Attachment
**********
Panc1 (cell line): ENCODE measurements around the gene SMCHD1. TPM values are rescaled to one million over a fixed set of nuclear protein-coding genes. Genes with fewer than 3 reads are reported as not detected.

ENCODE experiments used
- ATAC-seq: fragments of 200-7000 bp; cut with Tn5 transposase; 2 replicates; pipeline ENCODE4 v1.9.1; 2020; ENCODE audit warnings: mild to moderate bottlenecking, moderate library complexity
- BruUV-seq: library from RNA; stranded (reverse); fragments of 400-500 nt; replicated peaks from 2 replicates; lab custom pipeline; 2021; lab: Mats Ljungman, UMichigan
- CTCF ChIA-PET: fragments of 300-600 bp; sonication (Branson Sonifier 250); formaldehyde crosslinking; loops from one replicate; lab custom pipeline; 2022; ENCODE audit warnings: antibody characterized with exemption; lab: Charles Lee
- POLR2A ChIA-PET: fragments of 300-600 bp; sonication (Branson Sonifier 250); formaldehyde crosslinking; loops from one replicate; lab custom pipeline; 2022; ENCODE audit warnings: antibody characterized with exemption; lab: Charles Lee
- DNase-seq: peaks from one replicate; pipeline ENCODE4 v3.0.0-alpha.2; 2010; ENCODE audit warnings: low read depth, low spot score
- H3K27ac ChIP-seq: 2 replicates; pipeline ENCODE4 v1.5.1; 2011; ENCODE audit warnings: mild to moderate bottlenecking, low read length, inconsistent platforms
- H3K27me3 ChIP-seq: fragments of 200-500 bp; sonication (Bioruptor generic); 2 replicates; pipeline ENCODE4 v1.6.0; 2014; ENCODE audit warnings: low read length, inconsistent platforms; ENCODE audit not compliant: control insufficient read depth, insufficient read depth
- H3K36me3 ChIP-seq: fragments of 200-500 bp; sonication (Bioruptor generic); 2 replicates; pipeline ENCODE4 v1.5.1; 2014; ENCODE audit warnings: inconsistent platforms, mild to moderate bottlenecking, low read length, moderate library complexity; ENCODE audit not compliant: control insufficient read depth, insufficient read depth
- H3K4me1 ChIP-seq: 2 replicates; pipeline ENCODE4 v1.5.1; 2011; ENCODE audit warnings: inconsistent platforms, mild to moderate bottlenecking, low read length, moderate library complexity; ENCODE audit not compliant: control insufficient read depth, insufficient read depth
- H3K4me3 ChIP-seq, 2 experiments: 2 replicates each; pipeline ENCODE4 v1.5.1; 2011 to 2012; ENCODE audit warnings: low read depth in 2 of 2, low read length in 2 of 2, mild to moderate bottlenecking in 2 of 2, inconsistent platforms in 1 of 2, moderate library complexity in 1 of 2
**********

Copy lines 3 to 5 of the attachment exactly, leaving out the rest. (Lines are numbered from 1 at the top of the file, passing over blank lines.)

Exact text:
- ATAC-seq: fragments of 200-7000 bp; cut with Tn5 transposase; 2 replicates; pipeline ENCODE4 v1.9.1; 2020; ENCODE audit warnings: mild to moderate bottlenecking, moderate library complexity
- BruUV-seq: library from RNA; stranded (reverse); fragments of 400-500 nt; replicated peaks from 2 replicates; lab custom pipeline; 2021; lab: Mats Ljungman, UMichigan
- CTCF ChIA-PET: fragments of 300-600 bp; sonication (Branson Sonifier 250); formaldehyde crosslinking; loops from one replicate; lab custom pipeline; 2022; ENCODE audit warnings: antibody characterized with exemption; lab: Charles Lee